Please use this identifier to cite or link to this item:
Full metadata record
DC FieldValueLanguage
dc.contributor.authorZhang, Z.en
dc.contributor.authorJin, B.en
dc.identifier.citationInternational Sugar Journal, 2010; 112(1333):17-22en
dc.description.abstractL(+)-lactic acid is a commonly occurring organic acid. It is widely used in the food and food-related industries, and has the potential to be used for the production of biodegradable polymers, solvents and oxygenated chemicals. Lactic acid can be produced by both bacteria and fungi, however it is currently produced from sugar-containing materials by bacteria such as Lactobacillus and Lactococcus. The main disadvantage of using bacteria is that expensive nutrients such as yeast extract and peptone are required. Unlike the lactic acid-producing bacteria, fungi strains (such as Rhizopus arrhizus) can grow under nutrient-limited conditions. This study examines the production of lactic acid from sugarcane molasses and waste potato starch by the fungus Rhizopus arrhizus. A high lactic acid concentration of 103.8 g/L could be achieved in 48 h fermentation using waste potato starch as substrate with the addition of 0.25 g/L KH2PO4, 0.15 g/L MgSO4 center dot 7H(2)O, 0.04 g/L ZnSO4 center dot 7H(2)O and 3.0 g/L (NH4)(2)SO4. Although the lactic acid concentration was lower (less than 60 g/L) using sugarcane molasses as substrate, it may be improved further by using appropriate cultivation strategies.en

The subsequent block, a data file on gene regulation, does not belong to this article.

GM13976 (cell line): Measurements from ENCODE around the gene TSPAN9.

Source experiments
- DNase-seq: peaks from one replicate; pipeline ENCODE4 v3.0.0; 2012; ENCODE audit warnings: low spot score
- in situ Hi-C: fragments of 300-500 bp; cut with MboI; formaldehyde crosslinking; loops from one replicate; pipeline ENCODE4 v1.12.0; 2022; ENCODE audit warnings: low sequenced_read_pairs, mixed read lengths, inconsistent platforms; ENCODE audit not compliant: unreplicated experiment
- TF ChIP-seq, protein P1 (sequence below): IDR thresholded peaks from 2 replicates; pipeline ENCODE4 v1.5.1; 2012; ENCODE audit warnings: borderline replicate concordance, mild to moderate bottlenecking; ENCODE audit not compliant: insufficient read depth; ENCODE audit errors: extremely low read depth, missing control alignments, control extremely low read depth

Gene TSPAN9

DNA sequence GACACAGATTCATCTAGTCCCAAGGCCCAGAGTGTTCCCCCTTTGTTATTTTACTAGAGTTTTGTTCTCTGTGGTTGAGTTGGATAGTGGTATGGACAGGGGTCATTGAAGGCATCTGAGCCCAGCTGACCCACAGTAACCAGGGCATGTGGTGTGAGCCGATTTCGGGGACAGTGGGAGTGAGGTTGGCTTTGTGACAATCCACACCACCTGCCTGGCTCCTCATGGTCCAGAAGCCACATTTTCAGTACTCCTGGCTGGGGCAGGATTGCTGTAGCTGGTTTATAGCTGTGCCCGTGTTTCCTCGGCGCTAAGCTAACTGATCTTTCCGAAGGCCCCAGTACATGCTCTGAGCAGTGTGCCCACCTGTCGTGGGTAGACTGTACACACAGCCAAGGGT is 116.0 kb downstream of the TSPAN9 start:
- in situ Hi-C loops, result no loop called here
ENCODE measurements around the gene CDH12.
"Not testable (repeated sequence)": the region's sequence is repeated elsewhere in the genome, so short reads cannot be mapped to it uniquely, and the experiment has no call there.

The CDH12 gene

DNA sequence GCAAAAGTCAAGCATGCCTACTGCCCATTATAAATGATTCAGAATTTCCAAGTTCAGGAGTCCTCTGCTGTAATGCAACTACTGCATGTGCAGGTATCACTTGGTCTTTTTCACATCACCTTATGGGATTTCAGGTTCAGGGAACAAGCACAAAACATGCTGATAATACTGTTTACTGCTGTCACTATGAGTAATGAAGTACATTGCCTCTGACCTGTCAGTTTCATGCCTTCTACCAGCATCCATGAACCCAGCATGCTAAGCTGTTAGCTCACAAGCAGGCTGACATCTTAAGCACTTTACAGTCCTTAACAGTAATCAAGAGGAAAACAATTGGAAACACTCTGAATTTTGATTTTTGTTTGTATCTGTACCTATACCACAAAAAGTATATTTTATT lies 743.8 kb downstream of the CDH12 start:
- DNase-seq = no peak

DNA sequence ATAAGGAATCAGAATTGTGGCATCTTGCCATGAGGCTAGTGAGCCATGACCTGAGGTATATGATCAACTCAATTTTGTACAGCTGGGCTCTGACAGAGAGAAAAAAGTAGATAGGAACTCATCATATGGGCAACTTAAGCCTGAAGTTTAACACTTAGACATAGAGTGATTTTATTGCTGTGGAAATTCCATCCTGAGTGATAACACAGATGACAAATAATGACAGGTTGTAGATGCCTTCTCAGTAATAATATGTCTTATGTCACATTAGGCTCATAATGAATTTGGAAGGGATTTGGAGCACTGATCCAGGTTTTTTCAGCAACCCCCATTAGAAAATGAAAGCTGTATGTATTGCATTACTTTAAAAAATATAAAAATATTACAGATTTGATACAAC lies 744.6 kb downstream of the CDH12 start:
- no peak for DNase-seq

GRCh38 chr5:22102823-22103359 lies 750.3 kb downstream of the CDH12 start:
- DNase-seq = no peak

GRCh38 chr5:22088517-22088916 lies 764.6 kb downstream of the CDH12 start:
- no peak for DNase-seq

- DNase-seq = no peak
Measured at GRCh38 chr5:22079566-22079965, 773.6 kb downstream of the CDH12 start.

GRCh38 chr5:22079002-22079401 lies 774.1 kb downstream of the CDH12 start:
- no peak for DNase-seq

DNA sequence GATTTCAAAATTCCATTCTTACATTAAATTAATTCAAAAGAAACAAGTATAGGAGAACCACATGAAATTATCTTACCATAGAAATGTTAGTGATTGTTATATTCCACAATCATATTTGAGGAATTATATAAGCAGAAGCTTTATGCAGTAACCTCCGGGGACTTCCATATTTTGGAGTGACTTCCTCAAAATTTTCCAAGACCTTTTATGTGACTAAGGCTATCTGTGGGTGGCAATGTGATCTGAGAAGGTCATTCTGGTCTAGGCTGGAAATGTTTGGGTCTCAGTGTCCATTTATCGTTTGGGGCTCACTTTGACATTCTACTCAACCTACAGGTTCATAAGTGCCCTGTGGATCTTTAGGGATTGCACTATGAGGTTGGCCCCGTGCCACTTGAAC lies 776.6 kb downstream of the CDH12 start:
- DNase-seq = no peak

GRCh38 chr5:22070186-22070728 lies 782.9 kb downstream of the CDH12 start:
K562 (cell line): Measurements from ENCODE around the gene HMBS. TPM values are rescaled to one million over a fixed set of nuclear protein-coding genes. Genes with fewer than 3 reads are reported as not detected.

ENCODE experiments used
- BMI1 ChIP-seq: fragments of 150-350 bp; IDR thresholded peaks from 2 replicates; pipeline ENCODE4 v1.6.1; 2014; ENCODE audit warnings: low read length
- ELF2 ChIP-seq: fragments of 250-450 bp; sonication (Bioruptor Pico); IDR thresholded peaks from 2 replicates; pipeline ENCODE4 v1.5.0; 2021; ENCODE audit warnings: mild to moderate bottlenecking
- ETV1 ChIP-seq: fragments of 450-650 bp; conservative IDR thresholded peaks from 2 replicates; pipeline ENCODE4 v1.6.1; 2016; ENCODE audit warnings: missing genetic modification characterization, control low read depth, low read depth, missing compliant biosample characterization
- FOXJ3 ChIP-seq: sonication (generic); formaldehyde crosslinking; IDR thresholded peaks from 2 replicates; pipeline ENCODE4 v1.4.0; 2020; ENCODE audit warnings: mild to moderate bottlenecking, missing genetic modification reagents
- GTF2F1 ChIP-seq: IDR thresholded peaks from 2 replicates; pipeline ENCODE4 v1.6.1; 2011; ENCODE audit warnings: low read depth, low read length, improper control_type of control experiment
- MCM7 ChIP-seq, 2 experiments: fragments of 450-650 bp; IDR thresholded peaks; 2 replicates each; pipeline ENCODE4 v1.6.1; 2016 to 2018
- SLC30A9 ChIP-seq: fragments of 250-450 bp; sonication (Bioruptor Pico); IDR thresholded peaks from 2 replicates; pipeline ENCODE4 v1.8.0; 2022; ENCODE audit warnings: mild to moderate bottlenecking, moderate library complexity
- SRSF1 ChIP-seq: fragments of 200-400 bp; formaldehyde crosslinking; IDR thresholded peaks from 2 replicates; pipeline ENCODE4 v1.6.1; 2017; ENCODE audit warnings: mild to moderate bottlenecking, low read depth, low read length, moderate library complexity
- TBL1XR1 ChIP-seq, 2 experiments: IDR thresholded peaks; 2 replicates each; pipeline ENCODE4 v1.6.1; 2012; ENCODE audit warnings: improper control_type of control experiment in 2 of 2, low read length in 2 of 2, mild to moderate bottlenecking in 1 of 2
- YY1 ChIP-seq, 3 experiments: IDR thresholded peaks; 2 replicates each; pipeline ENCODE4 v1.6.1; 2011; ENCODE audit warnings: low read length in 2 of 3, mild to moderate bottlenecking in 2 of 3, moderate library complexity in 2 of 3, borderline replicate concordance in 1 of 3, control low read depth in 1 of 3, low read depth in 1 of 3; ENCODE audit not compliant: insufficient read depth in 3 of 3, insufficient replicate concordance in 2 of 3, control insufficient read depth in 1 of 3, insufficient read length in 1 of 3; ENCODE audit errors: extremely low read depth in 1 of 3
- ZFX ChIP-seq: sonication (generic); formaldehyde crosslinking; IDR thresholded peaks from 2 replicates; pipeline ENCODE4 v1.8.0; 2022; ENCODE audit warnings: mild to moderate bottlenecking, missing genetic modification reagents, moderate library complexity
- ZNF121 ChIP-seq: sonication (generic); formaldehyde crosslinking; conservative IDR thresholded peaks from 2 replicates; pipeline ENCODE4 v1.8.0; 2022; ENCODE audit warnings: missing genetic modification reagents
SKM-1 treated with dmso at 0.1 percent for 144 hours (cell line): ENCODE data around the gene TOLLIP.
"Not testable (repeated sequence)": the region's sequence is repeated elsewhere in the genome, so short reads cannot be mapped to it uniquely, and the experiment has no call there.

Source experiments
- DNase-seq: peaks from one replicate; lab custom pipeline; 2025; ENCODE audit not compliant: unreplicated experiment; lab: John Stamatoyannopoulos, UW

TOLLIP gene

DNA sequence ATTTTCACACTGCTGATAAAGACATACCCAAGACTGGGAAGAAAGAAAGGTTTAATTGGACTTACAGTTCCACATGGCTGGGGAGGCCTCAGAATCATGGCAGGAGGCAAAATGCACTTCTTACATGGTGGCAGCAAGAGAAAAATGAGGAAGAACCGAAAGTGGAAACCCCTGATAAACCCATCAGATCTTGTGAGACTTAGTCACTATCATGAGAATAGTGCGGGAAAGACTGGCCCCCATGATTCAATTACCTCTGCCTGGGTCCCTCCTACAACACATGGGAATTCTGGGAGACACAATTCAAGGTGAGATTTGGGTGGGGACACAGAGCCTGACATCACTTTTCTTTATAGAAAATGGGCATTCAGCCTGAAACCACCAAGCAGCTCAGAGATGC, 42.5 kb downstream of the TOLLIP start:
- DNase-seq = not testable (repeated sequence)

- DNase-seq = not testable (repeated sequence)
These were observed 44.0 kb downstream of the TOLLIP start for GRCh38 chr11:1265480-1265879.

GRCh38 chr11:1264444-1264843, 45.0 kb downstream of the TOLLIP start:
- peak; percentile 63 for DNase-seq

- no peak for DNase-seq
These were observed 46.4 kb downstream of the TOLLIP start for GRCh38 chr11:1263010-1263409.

dc.description.statementofresponsibilityZ.Zhang and B. Jinen
dc.publisherInt Sugar Journal Ltden
dc.rightsCopyright status unknownen
dc.subjectlactic acid; molasses; morphology; reactor; Rhizopus arrhizus; waste potato starchen
dc.titleL(+)-lactic acid production using sugarcane molasses and waste potato starch: An alternative approachen
dc.typeJournal articleen
pubs.library.collectionEarth and Environmental Sciences publicationsen
Appears in Collections:Earth and Environmental Sciences publications
Environment Institute publications

Files in This Item:
There are no files associated with this item.

Items in DSpace are protected by copyright, with all rights reserved, unless otherwise indicated.